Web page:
14 Tomorrow’s Technology Today l Question: Why do you feel this way? (Base = Those who disagree with the statement -- gave a 1, 2, 3 or 4 rating) Q6b: Base = “disagree” (222) Statement: “Established companies lose out to smaller companies in developing new technology.” Percentage who said yes
15 Tomorrow’s Technology Today l Question: Of the following companies, which should be worried that their competitors will surpass them in developing new technology? Q7: Base = “total” (787) Percentage who said yes
16 Tomorrow’s Technology Today l Question: Where will the center of new technology research and development be in 2014? Q8: Base = “total” (842) Percentage who said yes
17 Tomorrow’s Technology Today Q9: Base = “total” (866) l Question: In the next year, do you feel investment in new technology development will improve, decline or stay the same in your country?
18 Emerging Technology Projects l Question: Below is a list of some emerging technology projects*. Please rate the potential success or failure of each project? 10= great success; 1= failure. Q10: Base = “total” (318) *See appendix for project descriptions
19 Emerging Technology Projects l Question: Of the projects you have just rated, please check each one that you think will dramatically transform its industry if the project is successful. Q11: Base = “total” (758) *See appendix for project descriptions
21 Area of Expertise and Employment Q12; Q13: Base = “total” (859)
22 Entrepreneurial Status Q14: Base = “total” (862)
23 Description of Emerging Technology Projects l IBM’s Web Foundation Project: Data mining is a powerful tool that allows organizations to detect hidden patterns and trends. But currently, the data have to be well structured to allow software to analyze them, e.g., a database of shipping orders. Web Fountain is an IBM project that aims to allow users to mine the huge wealth of unstructured data available both within companies and on the Web, from office memos and white papers to Web logs and discussion boards. l Microsoft’s Spot Project: Smart Personal Object Technology. The idea is to endow ordinary objects such as watches and refrigerator magnets with “glanceable” information like sports scores, weather conditions, and stock prices via a new $60/year service called MSN Direct. To implement this, Microsoft, along with partners in the FM broadcasting industry, has created the DirectBand Network, a continuous broadcast network across the United States and Canada. Taking advantage of FM radio sub-carrier frequencies, watches with MSN Direct are continuously updated with Web-based information. l Alberta Supernet: By the end of 2004, the Alberta Supernet will have developed a single network providing 12,000 miles of wired and wireless high-speed Internet access backbone to every corner of Canada’s huge Alberta province. l Ensco/NASA Smart Dust Project: Through a grant from NASA, ENSCO Inc. hopes to accurately predict global weather by seeding the atmosphere with a network of sensors to a density of one per square kilometer. The system, says ENSCO, could also be used to chemical, biological or nuclear events. l Sumitomo’s Bulk Gallium Nitride Wafer Project: A process for making single-crystal gallium nitride wafers is being readied for manufacturing by researchers at Sumitomo Electric Industries. Such a process would vastly improve the quality of blue solid-state gallium nitride lasers, which are now built on sapphire substrates. l Nikon’s Electron Projection Lithography Project: This next-generation-lithography technology passes a broad beam of electrons through a mask containing the desired circuit patterns to create the very small— 70-nm or less—structures needed for the next generations of ICs.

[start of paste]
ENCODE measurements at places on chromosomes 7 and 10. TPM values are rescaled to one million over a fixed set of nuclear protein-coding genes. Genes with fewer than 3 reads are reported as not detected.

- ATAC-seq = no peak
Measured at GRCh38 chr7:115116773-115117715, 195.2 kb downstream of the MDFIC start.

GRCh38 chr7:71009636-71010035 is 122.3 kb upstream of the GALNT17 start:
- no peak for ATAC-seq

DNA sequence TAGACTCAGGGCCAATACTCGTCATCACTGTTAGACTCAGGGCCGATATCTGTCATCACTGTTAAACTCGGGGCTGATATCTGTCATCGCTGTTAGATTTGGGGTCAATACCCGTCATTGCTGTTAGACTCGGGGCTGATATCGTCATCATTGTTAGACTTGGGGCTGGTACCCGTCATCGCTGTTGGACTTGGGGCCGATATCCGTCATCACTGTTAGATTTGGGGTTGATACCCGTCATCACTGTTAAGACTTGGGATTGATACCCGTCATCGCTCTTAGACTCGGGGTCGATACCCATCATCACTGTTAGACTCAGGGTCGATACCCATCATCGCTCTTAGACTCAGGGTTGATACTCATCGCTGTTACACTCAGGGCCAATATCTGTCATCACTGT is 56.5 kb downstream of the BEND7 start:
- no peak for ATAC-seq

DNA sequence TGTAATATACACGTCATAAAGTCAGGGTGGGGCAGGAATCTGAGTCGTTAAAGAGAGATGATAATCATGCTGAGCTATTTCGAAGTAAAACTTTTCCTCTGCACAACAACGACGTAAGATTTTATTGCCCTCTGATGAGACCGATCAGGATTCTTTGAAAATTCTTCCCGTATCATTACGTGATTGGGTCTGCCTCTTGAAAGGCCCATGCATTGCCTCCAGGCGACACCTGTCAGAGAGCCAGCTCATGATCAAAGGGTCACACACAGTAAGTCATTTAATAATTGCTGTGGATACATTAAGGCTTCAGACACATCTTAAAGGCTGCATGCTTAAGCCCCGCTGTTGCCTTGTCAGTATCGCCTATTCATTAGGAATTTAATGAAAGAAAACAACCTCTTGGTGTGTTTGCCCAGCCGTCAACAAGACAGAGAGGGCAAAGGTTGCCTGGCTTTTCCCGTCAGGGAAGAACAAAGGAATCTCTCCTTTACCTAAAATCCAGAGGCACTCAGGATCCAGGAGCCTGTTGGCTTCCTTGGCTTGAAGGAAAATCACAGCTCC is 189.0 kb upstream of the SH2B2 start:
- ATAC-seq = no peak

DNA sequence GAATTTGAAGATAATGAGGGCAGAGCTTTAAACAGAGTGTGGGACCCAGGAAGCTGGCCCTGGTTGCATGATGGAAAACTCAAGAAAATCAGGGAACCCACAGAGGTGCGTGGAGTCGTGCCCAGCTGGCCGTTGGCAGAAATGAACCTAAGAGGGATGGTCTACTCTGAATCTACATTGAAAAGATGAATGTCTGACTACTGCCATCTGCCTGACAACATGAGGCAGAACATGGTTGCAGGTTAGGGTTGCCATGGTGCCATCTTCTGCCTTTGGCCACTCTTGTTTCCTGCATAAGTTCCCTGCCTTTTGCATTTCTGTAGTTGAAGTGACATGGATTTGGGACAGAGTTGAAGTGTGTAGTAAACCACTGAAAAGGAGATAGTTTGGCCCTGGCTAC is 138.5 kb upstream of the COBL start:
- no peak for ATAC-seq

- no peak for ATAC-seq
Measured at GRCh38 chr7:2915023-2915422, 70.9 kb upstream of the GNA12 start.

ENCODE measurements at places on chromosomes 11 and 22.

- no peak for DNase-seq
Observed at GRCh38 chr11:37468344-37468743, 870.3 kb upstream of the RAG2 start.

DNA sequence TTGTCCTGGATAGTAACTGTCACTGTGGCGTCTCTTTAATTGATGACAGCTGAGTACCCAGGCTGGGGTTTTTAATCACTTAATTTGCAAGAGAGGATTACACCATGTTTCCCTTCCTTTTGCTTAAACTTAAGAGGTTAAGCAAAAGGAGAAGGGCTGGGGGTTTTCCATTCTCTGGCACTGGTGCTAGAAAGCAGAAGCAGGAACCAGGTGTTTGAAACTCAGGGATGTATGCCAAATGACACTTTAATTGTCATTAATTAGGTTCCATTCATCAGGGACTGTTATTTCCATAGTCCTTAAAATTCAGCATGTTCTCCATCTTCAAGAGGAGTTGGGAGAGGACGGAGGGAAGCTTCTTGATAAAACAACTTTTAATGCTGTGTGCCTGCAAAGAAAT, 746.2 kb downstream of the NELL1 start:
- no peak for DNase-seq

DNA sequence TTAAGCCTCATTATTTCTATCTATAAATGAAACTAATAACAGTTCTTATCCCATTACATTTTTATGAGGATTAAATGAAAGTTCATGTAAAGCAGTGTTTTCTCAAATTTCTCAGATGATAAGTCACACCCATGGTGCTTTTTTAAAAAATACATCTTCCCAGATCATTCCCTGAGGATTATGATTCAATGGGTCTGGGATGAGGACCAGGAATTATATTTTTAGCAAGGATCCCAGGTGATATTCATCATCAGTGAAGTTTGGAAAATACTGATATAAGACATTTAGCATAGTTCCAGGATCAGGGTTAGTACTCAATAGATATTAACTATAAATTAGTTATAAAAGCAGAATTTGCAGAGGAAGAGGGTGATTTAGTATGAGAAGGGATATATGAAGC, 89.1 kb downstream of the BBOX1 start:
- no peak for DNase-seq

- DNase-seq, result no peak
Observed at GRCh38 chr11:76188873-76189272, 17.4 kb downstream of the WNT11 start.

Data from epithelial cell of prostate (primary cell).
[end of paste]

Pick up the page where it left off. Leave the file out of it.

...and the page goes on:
24 Description of Emerging Technology Projects l American Superconductor's Ship Motor Project: With completion of preliminary load and no-load tests, the first 5-MW high-temperature superconducting (HTS) electric ship propulsion motor is now being prepped by the U.S. Office of Naval Research for sea trials, even as design work begins on a 36.5-MW version. l General Motor’s Hywire: GM is calling this project the Journey to Reinvent the Automobile. This concept vehicle is designed around a fuel-cell propulsion system, which GM is betting will be the technology of the future. l Daimler Chrysler/EPRI Plug-In Hybrid Car: Daimler Chrysler/EPRI’s plug-in hybrid, will offer owners the option of charging their vehicles’ batteries from a wall outlet, giving them many of the advantages of a so- called “pure” electric vehicle, but without the drawback of limited range. l Ocean Thermal Energy Conversion: Several prototype energy plants around the world are studying the economic feasibility of generating electricity from the difference in temperature between the warm water of the ocean’s surface and the cold water at depths of one or two kilometers, a process called Ocean Thermal Energy Conversion. l Lawrence Livermore Laboratory National Ignition Facility: The $4.2 billion laser fusion system (the world’s largest) is intended to ensure the continued reliability of the U.S. nuclear weapons stockpile without performing full-scale underground tests. l The Virgo Consortium’s $$ billion Millennium Run: Goal is to create the most-advanced-to-date computer simulation of the evolution of the universe. It is being conducted by an international team of scientists out of the Max Planck Institute in Garching.